This is how Abby Marion applied for the Debt.com Scholarship for Aggressive Scholarship Applicants…
“I’ve never survived a catastrophic disease, wasn’t ranked number one in my class in high school, and haven’t cured cancer or invented the next new gadget.”
That got my attention. So did this: She’s applied for 276 scholarships. The University of Florida junior is tenacious — Marion applied for Debt.com’s scholarship seven of the eight times it’s been offered. So we couldn’t not give it to her this time.
In a nation crushed by student loan debt, Marion is paying her own way toward a bachelor’s degree in Agricultural Education and Communications. It’s an achievement she’s most proud of: “I have taken this initiative to pay for my education on my own, which I have been able to do 100 percent thus far, and I hope to continue in the future in my junior and senior years of school.”
How can she do this? Of those 276 scholarship applications, she’s won 45. That’s a success rate of 16 percent. So what’s it worth?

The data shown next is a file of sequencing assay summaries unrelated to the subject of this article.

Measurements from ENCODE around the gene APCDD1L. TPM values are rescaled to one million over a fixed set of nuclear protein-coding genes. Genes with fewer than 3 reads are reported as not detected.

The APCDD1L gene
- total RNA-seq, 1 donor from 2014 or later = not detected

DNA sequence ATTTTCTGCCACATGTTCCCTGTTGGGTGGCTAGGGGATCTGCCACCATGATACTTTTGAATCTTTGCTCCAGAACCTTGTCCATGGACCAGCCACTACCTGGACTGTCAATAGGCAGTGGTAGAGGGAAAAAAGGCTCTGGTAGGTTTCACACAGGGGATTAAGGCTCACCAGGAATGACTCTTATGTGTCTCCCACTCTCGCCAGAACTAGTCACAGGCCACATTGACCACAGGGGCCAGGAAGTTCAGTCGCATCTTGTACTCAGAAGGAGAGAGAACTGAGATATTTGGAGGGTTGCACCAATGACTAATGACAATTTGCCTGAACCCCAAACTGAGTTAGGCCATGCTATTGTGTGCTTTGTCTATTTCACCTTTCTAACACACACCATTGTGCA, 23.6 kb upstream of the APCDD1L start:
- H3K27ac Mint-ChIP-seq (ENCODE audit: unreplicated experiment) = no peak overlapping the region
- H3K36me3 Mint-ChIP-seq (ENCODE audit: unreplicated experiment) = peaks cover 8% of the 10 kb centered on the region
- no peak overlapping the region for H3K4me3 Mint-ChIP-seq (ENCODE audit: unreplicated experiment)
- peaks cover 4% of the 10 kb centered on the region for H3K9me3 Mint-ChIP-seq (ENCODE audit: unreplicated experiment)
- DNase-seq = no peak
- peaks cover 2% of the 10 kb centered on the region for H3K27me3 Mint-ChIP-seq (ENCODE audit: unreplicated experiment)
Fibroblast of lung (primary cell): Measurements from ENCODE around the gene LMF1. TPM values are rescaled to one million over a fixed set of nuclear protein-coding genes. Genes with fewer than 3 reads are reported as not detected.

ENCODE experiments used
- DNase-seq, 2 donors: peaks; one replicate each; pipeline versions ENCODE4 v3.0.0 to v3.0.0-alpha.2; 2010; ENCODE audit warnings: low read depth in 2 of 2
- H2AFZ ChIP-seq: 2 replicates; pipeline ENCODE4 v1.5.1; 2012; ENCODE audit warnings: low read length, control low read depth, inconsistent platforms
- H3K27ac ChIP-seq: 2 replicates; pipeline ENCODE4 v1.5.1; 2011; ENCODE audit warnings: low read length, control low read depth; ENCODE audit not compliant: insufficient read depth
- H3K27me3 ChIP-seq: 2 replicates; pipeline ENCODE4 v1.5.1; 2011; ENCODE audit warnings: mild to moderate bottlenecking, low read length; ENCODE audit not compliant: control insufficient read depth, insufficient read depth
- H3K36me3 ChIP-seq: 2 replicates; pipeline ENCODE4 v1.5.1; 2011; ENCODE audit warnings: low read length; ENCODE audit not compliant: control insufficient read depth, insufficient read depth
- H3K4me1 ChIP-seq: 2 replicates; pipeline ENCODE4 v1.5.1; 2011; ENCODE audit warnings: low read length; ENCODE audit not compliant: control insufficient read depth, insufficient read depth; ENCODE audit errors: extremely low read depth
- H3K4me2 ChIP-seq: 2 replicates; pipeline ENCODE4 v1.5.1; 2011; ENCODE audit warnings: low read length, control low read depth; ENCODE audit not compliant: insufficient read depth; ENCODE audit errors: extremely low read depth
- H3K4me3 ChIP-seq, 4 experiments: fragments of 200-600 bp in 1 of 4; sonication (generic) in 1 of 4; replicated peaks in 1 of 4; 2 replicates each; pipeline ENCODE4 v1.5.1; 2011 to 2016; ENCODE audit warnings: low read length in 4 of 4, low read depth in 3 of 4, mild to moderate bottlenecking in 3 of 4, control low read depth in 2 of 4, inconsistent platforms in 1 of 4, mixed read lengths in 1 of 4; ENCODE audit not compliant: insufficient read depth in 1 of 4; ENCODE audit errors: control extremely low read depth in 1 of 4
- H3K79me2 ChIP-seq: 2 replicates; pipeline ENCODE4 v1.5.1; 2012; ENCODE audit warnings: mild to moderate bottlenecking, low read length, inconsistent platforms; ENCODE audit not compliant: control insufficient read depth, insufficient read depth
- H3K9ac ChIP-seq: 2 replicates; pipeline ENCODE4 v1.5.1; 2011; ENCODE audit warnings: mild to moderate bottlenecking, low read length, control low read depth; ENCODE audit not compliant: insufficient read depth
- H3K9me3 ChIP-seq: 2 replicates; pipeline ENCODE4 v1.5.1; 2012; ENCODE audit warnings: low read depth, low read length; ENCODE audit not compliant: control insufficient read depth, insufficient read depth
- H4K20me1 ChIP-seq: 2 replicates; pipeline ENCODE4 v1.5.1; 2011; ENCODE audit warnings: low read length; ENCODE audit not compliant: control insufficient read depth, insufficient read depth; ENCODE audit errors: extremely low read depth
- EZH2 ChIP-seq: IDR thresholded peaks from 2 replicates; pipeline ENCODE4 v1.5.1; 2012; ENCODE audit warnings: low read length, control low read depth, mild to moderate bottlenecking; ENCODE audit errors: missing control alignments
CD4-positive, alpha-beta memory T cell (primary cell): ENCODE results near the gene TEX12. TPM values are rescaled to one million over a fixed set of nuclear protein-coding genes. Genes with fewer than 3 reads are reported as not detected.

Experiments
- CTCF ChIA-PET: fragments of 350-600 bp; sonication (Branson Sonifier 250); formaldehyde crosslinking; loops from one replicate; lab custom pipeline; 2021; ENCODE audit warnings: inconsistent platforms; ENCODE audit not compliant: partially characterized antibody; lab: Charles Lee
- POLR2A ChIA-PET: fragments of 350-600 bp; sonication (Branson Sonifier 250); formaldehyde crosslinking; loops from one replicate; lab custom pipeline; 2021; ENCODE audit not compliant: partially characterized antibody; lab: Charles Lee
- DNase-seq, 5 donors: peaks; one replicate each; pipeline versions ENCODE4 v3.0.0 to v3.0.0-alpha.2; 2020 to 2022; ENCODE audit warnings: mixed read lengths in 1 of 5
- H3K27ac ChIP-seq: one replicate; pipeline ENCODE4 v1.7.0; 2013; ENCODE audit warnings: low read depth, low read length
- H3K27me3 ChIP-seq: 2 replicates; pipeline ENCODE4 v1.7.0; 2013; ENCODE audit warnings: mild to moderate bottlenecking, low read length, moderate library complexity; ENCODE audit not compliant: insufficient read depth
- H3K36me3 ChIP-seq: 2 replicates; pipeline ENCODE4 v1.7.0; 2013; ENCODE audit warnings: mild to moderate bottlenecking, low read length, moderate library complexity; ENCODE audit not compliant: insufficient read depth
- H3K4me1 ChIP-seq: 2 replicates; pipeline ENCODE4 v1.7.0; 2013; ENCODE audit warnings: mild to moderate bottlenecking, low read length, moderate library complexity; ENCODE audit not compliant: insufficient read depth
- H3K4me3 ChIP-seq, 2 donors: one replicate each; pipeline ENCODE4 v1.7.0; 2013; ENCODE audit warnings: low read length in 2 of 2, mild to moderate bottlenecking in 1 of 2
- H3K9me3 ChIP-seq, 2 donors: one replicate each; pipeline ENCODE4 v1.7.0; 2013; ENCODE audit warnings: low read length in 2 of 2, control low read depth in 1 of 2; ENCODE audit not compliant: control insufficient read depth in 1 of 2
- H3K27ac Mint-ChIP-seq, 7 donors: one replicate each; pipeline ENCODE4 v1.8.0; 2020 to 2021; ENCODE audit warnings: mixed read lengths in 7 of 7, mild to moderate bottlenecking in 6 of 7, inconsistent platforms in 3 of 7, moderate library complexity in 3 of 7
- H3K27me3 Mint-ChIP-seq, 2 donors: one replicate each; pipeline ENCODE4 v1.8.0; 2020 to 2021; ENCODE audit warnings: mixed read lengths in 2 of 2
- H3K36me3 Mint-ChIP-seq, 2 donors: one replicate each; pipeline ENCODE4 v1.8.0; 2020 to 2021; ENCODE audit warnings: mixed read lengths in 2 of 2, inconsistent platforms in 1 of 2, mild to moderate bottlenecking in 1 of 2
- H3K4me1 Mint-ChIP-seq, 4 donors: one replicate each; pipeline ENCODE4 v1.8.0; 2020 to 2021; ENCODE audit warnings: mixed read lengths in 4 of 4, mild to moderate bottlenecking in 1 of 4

“I don’t disclose the exact amount,” Marion says, “but it’s been enough to cover my first three years of college entirely — with some left over for my senior year.”
Of course, even finding 276 scholarships to apply for is no small feat. Marion has a sound tactic: Search out smaller scholarships that, by definition, won’t have a lot of applicants, “like one for students of Norwegian descent and one open to third-year agricultural communications students with digital work experience.”
She’s so successful at hunting and bagging scholarships, “I enjoy helping others with their own scholarship journeys and have led workshops for younger students.”
Among her advice…
- “Keep a ‘brag sheet’ — a running document covering all of your accomplishments that you can edit as needed to use to make filling out applications easier.”
- “Give them exactly what they’re looking for – if the prompt asks, ‘Why should I receive a scholarship,’ there should be a sentence within it saying ‘I deserve this scholarship because…’ and use the rest of the words to explain how awesome you are!”
- “Never give up.”
Marion has a 3.7 GPA and hopes to graduate next year and work “for an agriculture-related non-profit, like a county/state fair, commodity organization like a Cattlemen’s Association. or the National Pork Board.” Eventually, she’s like to teach agriculture “on a junior-high level.” She can already teach a class on how pay for college without taking out student loans.